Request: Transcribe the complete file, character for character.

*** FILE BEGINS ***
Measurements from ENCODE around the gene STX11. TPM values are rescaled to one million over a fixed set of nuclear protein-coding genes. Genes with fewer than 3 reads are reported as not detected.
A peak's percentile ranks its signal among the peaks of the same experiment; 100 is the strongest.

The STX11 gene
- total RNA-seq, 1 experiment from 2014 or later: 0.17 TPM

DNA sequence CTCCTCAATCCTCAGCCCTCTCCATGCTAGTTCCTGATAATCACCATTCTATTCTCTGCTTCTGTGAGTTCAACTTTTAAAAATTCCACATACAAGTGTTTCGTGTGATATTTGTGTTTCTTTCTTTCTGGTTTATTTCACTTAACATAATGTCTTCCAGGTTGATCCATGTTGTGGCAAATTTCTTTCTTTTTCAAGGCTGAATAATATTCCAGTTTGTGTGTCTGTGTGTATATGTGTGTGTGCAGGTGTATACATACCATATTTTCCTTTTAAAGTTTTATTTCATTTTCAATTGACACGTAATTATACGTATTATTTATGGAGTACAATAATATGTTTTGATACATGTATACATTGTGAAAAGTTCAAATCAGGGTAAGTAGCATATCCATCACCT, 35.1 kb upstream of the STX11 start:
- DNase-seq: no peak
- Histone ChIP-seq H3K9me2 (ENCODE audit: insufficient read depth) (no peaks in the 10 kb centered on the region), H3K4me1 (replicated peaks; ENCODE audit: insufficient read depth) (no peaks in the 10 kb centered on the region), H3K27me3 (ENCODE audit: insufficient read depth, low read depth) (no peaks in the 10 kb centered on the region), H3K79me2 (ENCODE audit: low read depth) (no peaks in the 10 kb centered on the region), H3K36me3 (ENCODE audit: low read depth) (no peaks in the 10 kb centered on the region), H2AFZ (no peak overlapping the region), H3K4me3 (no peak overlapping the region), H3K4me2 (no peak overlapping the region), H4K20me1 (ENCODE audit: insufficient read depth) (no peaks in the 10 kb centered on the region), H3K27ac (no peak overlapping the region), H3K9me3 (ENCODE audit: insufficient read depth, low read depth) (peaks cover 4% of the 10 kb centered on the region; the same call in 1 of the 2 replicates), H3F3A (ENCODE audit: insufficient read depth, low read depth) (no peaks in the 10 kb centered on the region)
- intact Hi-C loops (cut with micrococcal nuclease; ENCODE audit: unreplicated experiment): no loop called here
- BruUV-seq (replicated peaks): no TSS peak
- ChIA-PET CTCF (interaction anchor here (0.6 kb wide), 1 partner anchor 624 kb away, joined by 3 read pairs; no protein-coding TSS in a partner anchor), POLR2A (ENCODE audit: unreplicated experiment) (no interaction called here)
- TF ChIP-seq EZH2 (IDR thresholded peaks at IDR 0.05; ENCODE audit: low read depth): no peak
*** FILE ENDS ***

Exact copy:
Measurements from ENCODE around the gene STX11. TPM values are rescaled to one million over a fixed set of nuclear protein-coding genes. Genes with fewer than 3 reads are reported as not detected.
A peak's percentile ranks its signal among the peaks of the same experiment; 100 is the strongest.

The STX11 gene
- total RNA-seq, 1 experiment from 2014 or later: 0.17 TPM

DNA sequence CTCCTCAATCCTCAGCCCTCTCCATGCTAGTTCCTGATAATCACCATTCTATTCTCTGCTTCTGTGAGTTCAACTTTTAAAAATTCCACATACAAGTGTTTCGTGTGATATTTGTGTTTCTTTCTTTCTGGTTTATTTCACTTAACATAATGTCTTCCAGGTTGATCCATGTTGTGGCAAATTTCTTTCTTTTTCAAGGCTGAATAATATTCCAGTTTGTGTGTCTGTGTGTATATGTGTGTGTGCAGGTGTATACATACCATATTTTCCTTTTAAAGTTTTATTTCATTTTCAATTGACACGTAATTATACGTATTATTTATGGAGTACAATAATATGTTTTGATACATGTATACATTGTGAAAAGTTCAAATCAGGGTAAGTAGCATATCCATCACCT, 35.1 kb upstream of the STX11 start:
- DNase-seq: no peak
- Histone ChIP-seq H3K9me2 (ENCODE audit: insufficient read depth) (no peaks in the 10 kb centered on the region), H3K4me1 (replicated peaks; ENCODE audit: insufficient read depth) (no peaks in the 10 kb centered on the region), H3K27me3 (ENCODE audit: insufficient read depth, low read depth) (no peaks in the 10 kb centered on the region), H3K79me2 (ENCODE audit: low read depth) (no peaks in the 10 kb centered on the region), H3K36me3 (ENCODE audit: low read depth) (no peaks in the 10 kb centered on the region), H2AFZ (no peak overlapping the region), H3K4me3 (no peak overlapping the region), H3K4me2 (no peak overlapping the region), H4K20me1 (ENCODE audit: insufficient read depth) (no peaks in the 10 kb centered on the region), H3K27ac (no peak overlapping the region), H3K9me3 (ENCODE audit: insufficient read depth, low read depth) (peaks cover 4% of the 10 kb centered on the region; the same call in 1 of the 2 replicates), H3F3A (ENCODE audit: insufficient read depth, low read depth) (no peaks in the 10 kb centered on the region)
- intact Hi-C loops (cut with micrococcal nuclease; ENCODE audit: unreplicated experiment): no loop called here
- BruUV-seq (replicated peaks): no TSS peak
- ChIA-PET CTCF (interaction anchor here (0.6 kb wide), 1 partner anchor 624 kb away, joined by 3 read pairs; no protein-coding TSS in a partner anchor), POLR2A (ENCODE audit: unreplicated experiment) (no interaction called here)
- TF ChIP-seq EZH2 (IDR thresholded peaks at IDR 0.05; ENCODE audit: low read depth): no peak